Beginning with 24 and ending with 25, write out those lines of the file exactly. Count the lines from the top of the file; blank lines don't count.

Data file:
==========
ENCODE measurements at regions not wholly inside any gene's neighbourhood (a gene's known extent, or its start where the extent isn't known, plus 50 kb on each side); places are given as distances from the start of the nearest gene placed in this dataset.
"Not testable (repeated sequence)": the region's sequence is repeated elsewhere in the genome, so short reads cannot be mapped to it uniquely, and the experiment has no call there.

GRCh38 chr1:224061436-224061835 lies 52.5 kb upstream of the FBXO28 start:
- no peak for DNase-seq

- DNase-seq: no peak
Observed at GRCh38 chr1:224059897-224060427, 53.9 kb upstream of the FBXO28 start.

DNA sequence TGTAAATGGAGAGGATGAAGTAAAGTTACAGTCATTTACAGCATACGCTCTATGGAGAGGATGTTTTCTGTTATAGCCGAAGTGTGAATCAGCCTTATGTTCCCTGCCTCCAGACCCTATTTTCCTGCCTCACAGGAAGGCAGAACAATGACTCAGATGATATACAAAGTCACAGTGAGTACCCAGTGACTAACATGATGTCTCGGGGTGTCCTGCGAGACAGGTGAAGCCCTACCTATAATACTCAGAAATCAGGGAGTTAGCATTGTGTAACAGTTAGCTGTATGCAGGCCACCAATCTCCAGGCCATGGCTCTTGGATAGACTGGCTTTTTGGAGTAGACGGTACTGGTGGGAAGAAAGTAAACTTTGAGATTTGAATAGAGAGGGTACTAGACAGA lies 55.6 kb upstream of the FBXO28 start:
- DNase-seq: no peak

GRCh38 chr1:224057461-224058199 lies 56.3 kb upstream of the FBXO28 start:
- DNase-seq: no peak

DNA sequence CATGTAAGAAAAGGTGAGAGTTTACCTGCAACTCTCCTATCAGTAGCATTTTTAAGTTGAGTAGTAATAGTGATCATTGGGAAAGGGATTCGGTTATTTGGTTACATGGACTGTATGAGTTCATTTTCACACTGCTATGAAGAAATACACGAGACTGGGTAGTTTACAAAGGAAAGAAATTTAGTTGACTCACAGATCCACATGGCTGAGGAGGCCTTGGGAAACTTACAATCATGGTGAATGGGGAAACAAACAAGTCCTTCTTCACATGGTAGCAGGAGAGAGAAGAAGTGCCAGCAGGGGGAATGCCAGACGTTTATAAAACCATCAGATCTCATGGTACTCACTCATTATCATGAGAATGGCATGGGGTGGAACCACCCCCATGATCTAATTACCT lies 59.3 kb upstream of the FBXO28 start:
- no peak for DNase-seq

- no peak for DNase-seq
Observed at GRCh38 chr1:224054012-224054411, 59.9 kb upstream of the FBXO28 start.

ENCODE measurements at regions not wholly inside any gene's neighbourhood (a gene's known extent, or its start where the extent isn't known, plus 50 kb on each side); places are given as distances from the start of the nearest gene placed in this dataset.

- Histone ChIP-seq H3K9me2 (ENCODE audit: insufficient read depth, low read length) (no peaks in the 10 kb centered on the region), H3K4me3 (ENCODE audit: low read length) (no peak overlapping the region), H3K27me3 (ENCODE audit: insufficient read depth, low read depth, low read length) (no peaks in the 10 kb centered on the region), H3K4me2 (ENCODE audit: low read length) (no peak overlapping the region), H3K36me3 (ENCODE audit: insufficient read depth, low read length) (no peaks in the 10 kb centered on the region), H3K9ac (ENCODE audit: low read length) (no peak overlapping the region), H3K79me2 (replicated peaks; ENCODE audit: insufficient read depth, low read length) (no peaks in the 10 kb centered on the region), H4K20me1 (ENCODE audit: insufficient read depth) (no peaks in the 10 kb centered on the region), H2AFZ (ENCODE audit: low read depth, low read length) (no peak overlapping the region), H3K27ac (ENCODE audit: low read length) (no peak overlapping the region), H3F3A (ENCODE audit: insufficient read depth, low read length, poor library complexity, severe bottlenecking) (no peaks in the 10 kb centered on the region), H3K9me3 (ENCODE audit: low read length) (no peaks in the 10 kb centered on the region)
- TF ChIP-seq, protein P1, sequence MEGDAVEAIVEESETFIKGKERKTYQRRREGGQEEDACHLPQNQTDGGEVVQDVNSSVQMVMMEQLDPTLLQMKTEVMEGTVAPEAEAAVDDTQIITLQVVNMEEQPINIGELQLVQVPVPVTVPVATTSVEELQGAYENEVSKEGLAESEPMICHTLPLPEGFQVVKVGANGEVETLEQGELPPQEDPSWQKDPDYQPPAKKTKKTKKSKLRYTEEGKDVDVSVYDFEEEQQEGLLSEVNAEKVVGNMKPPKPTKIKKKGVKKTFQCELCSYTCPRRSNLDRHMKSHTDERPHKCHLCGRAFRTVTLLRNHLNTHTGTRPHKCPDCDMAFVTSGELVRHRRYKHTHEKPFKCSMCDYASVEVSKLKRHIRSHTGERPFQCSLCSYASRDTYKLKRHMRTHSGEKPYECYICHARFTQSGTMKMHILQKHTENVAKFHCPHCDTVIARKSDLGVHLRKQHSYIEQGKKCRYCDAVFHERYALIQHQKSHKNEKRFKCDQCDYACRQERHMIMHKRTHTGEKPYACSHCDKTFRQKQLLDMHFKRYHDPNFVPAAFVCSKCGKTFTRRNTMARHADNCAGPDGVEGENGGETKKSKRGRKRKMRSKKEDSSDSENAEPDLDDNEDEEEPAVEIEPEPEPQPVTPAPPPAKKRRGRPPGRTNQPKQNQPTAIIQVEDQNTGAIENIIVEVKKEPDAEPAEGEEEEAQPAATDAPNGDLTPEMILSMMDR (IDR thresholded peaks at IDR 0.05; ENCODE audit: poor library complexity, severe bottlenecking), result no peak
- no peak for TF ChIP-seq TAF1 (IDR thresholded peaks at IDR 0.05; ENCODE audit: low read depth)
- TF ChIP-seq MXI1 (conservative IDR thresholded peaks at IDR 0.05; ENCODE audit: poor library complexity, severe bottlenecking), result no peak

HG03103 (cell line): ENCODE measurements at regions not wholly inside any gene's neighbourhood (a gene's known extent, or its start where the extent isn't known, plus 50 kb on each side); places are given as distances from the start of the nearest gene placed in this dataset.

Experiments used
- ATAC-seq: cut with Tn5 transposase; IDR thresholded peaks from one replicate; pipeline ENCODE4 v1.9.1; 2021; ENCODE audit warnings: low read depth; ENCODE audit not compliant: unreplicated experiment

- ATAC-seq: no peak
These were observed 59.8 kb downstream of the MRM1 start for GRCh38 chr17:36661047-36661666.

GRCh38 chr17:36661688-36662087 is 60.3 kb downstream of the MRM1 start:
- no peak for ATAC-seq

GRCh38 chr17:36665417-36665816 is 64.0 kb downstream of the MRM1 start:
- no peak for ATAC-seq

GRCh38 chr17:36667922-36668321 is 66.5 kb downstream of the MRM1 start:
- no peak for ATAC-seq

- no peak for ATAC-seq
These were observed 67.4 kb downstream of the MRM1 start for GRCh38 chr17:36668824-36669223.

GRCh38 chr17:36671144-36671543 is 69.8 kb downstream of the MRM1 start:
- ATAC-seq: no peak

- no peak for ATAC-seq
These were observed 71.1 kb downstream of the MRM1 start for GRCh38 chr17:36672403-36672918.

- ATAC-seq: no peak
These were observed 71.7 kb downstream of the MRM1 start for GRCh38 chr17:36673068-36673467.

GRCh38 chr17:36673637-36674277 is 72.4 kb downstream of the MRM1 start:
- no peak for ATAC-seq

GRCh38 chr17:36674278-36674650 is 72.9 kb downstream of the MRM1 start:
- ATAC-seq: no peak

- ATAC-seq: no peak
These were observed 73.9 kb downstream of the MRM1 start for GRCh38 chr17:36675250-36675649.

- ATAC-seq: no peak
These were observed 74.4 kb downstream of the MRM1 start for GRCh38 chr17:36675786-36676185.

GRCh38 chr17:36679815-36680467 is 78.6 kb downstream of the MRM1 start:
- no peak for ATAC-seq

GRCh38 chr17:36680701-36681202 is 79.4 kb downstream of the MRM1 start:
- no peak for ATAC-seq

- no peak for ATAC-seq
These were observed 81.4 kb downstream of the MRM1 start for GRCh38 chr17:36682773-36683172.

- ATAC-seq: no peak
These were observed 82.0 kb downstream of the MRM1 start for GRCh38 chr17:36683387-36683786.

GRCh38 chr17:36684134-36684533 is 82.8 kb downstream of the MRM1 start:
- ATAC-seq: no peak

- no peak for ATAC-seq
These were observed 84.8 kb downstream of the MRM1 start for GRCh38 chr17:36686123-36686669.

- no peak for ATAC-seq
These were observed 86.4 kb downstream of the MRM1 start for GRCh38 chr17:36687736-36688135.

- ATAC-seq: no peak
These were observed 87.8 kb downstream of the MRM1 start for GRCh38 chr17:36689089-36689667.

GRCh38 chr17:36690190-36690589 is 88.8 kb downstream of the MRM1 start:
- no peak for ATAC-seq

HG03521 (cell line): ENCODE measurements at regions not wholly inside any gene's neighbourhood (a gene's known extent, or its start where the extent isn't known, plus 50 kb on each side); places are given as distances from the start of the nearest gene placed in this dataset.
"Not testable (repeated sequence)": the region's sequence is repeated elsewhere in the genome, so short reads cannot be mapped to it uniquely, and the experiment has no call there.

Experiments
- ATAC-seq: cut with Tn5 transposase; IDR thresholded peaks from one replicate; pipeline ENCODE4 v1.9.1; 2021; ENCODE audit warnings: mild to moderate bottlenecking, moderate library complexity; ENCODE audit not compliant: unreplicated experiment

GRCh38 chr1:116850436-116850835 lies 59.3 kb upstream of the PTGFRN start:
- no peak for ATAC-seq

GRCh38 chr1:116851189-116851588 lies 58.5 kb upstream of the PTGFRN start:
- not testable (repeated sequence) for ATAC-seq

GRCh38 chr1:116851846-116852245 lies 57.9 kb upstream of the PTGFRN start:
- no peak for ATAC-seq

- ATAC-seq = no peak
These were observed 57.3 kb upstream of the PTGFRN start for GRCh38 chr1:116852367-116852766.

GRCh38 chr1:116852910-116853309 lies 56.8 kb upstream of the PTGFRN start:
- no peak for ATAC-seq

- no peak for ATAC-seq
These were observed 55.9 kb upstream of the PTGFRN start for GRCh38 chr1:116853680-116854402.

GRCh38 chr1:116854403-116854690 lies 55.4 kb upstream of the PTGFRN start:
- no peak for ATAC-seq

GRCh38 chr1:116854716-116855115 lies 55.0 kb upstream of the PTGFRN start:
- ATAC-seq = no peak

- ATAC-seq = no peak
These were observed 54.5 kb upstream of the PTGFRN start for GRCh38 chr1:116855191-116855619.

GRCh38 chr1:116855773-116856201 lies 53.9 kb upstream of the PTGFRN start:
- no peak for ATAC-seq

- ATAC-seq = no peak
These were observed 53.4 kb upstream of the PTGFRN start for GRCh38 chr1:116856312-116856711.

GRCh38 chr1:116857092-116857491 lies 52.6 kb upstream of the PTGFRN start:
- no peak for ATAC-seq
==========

These were observed 59.8 kb downstream of the MRM1 start for GRCh38 chr17:36661047-36661666.

GRCh38 chr17:36661688-36662087 is 60.3 kb downstream of the MRM1 start: